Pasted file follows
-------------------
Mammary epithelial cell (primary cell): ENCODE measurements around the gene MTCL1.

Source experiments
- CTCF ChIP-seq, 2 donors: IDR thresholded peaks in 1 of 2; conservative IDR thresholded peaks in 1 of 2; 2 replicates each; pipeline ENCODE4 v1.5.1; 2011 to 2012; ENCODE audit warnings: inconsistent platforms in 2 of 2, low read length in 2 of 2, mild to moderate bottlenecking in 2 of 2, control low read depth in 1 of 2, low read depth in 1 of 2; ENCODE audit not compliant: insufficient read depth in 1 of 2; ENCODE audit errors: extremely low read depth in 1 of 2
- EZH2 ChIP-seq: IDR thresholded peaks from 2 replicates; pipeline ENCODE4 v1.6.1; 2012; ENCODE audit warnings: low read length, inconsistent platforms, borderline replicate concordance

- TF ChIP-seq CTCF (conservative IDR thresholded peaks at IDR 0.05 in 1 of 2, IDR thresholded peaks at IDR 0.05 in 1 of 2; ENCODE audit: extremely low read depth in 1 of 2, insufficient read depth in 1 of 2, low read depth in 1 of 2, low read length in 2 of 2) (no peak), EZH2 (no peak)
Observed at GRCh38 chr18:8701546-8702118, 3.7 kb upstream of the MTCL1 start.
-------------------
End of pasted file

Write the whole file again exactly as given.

Mammary epithelial cell (primary cell): ENCODE measurements around the gene MTCL1.

Source experiments
- CTCF ChIP-seq, 2 donors: IDR thresholded peaks in 1 of 2; conservative IDR thresholded peaks in 1 of 2; 2 replicates each; pipeline ENCODE4 v1.5.1; 2011 to 2012; ENCODE audit warnings: inconsistent platforms in 2 of 2, low read length in 2 of 2, mild to moderate bottlenecking in 2 of 2, control low read depth in 1 of 2, low read depth in 1 of 2; ENCODE audit not compliant: insufficient read depth in 1 of 2; ENCODE audit errors: extremely low read depth in 1 of 2
- EZH2 ChIP-seq: IDR thresholded peaks from 2 replicates; pipeline ENCODE4 v1.6.1; 2012; ENCODE audit warnings: low read length, inconsistent platforms, borderline replicate concordance

- TF ChIP-seq CTCF (conservative IDR thresholded peaks at IDR 0.05 in 1 of 2, IDR thresholded peaks at IDR 0.05 in 1 of 2; ENCODE audit: extremely low read depth in 1 of 2, insufficient read depth in 1 of 2, low read depth in 1 of 2, low read length in 2 of 2) (no peak), EZH2 (no peak)
Observed at GRCh38 chr18:8701546-8702118, 3.7 kb upstream of the MTCL1 start.